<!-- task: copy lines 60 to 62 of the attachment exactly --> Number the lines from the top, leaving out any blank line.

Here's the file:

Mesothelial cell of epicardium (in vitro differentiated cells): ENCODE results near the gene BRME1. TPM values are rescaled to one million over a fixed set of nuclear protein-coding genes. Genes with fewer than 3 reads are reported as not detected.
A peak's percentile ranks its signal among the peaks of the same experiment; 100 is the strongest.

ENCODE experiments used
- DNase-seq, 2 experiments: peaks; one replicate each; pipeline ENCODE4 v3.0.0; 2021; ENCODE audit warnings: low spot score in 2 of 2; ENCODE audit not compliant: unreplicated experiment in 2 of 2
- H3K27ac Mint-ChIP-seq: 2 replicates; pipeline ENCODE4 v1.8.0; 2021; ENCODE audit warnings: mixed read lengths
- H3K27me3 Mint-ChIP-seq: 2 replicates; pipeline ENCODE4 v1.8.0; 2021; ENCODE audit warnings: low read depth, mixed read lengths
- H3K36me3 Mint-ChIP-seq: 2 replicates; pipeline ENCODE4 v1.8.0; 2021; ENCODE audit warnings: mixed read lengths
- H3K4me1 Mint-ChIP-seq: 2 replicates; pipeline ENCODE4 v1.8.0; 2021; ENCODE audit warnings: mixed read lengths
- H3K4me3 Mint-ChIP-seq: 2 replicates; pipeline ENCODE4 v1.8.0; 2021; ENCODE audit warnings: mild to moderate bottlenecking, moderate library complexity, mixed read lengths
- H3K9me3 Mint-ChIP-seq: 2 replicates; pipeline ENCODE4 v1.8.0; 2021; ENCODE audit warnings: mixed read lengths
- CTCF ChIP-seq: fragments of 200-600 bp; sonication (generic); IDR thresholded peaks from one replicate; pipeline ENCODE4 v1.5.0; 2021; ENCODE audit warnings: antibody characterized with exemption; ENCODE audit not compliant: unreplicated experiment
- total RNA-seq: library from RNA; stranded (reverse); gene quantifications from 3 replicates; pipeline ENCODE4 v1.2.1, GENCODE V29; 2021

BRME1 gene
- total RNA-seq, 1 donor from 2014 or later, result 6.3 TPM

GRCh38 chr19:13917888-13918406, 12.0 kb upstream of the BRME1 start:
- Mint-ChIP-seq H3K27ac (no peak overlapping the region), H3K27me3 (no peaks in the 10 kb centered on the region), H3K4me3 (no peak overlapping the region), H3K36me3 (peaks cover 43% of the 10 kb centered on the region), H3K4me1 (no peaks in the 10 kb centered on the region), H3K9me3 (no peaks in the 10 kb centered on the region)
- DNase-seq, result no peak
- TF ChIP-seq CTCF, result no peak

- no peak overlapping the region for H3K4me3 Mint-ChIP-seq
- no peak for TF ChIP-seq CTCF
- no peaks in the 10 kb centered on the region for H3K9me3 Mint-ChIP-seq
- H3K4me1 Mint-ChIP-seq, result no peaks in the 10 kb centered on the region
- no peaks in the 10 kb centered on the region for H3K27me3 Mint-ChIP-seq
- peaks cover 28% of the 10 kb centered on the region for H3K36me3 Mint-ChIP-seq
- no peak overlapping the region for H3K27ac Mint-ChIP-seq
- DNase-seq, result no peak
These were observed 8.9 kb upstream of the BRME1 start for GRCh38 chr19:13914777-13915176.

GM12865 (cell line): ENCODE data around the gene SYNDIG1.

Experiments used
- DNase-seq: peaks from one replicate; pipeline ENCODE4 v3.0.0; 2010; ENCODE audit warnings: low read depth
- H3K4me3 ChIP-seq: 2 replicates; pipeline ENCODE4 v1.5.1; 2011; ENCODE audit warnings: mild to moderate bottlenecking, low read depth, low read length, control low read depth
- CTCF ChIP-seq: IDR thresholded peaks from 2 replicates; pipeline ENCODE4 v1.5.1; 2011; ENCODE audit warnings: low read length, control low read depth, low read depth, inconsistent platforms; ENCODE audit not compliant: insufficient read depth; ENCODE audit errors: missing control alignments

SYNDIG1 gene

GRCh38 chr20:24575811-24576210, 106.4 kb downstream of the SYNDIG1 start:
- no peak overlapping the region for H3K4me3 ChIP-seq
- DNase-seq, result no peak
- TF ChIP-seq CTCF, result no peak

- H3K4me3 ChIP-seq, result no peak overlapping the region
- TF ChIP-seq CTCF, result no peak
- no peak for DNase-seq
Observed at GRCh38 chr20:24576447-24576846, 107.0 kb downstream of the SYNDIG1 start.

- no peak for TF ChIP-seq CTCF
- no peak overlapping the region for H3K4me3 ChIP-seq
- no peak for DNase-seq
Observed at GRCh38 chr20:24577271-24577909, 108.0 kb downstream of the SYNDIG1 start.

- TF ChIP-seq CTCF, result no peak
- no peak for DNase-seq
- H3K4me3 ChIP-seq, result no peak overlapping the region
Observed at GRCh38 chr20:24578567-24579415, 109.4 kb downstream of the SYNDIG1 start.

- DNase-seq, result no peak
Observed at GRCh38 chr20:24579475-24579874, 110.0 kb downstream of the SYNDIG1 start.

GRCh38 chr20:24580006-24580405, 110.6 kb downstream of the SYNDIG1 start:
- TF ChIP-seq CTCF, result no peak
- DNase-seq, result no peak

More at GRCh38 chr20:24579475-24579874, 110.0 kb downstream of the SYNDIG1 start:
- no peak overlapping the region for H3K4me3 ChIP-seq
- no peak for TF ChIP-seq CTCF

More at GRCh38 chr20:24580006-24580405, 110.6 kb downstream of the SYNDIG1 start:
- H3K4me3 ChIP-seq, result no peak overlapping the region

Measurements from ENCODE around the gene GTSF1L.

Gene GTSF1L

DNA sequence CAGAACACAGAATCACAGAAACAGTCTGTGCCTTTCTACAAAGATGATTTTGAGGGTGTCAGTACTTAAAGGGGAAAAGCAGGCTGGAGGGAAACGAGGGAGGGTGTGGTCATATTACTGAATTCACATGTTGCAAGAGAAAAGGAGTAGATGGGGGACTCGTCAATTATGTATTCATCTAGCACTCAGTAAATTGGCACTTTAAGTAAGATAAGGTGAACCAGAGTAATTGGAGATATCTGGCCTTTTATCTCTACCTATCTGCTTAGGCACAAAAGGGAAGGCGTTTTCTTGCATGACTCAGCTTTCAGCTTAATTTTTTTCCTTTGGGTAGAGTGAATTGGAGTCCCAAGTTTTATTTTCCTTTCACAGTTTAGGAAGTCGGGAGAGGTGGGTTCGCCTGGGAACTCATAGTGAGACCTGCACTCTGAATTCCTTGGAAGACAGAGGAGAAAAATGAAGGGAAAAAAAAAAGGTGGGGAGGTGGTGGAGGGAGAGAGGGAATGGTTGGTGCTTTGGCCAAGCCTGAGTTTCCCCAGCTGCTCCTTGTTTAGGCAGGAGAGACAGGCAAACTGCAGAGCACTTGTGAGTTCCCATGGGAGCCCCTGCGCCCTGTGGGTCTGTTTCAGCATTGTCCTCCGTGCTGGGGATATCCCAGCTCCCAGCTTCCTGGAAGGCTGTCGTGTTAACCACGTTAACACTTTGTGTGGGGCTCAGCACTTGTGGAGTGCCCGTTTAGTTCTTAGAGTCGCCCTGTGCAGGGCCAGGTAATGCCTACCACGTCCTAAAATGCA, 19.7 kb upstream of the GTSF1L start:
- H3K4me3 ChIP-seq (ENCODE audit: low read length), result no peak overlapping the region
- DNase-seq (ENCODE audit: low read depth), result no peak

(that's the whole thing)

Measurements from ENCODE around the gene GTSF1L.

Gene GTSF1L

DNA sequence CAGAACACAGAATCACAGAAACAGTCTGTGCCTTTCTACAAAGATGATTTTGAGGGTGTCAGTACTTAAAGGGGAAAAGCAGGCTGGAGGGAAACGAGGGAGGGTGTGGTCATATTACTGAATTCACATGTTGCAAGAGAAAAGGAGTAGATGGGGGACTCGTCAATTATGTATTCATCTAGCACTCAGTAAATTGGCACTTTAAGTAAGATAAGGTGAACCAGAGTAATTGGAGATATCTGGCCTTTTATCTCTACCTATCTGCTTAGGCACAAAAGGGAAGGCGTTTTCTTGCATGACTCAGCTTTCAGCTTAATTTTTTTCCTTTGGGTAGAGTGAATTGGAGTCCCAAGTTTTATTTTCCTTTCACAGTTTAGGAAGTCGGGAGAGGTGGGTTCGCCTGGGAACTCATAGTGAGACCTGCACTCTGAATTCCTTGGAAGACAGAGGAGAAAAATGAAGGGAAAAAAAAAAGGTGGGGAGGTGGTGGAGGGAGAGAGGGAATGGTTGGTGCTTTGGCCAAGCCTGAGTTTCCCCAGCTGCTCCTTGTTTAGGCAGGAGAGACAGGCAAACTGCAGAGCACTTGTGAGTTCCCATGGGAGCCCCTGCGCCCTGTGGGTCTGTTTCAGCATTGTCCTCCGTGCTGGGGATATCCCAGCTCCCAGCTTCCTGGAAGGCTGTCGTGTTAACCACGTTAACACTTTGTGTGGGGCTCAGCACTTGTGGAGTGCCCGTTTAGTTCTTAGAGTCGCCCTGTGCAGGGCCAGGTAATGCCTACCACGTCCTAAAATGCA, 19.7 kb upstream of the GTSF1L start: